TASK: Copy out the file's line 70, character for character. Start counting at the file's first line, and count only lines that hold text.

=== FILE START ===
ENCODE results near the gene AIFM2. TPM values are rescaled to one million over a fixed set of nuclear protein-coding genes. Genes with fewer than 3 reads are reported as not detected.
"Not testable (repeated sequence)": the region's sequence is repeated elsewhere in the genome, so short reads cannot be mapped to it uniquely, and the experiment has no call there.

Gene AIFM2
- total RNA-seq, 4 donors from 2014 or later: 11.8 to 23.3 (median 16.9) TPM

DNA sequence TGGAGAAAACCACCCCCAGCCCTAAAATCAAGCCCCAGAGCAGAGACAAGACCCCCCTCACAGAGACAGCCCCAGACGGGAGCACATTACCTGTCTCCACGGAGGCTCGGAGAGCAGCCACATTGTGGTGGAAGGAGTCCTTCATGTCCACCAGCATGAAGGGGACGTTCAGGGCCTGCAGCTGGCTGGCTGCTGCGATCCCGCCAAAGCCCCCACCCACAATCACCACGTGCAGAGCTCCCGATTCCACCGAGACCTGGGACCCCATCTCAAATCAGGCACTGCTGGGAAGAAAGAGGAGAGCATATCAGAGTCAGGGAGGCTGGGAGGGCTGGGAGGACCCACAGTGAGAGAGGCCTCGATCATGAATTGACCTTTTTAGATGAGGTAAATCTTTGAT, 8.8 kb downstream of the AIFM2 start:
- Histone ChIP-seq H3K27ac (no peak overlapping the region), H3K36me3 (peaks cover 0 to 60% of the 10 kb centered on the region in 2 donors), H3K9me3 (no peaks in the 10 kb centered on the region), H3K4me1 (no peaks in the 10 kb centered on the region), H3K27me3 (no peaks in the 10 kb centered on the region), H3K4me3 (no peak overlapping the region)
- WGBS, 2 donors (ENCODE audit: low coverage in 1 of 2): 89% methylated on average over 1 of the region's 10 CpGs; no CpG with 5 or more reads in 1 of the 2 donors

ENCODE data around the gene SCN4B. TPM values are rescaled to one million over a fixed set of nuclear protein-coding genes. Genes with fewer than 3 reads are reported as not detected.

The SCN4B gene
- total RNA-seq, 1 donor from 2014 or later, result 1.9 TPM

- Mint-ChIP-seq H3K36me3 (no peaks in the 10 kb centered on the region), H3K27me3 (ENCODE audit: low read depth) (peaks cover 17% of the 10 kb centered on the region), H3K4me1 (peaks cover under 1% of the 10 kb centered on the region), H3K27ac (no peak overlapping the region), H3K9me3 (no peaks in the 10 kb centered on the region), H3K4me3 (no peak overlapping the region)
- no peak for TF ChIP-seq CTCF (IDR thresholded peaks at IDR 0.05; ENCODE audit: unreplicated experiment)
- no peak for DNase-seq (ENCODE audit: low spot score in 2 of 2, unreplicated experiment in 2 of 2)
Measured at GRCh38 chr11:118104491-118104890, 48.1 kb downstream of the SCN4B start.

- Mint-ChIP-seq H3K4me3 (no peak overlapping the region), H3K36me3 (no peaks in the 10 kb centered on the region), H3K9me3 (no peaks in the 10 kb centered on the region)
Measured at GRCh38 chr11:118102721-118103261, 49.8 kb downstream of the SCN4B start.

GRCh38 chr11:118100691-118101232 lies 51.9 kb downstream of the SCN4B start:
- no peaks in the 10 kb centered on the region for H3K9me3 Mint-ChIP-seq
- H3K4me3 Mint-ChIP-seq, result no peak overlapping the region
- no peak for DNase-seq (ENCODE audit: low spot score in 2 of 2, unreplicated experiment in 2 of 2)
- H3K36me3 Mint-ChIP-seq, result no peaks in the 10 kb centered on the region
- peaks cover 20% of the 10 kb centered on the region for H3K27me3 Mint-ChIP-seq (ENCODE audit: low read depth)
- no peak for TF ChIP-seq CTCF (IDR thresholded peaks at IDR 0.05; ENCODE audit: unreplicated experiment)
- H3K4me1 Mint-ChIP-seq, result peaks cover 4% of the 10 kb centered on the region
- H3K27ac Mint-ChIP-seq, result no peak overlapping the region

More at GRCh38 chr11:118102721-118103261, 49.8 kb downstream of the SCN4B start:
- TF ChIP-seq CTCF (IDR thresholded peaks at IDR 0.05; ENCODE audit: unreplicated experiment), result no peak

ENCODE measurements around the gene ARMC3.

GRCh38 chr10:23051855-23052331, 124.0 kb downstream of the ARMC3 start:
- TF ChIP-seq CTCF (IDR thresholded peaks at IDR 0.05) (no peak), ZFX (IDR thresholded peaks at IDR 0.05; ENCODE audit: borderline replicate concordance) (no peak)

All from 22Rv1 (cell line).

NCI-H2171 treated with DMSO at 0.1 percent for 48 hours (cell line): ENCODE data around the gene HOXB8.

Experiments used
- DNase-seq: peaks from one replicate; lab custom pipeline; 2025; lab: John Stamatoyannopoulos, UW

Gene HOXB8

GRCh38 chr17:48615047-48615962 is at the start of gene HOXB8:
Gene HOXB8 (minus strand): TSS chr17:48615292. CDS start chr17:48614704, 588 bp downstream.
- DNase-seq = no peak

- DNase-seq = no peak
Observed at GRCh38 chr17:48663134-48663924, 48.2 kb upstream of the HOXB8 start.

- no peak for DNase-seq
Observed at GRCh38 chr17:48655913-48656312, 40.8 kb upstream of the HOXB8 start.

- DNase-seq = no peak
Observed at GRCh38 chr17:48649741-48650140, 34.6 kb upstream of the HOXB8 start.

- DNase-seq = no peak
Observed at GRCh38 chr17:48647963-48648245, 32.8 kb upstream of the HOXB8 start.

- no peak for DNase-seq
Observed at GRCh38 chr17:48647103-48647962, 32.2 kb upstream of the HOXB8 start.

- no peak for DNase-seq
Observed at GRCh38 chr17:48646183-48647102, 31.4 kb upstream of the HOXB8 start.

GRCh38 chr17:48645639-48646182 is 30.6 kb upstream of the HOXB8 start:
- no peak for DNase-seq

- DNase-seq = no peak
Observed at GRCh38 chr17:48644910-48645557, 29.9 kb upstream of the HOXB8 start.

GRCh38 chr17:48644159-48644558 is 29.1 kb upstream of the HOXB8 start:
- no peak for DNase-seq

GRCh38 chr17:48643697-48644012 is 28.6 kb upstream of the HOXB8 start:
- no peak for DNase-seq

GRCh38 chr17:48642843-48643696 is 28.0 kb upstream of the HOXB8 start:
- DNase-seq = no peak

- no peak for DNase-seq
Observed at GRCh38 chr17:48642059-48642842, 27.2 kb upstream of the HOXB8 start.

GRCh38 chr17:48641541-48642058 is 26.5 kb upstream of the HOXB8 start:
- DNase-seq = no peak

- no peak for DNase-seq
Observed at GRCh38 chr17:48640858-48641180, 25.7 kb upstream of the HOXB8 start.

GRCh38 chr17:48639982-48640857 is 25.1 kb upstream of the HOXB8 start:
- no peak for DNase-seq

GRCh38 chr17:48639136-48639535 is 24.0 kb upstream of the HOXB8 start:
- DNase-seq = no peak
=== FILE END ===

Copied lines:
- DNase-seq = no peak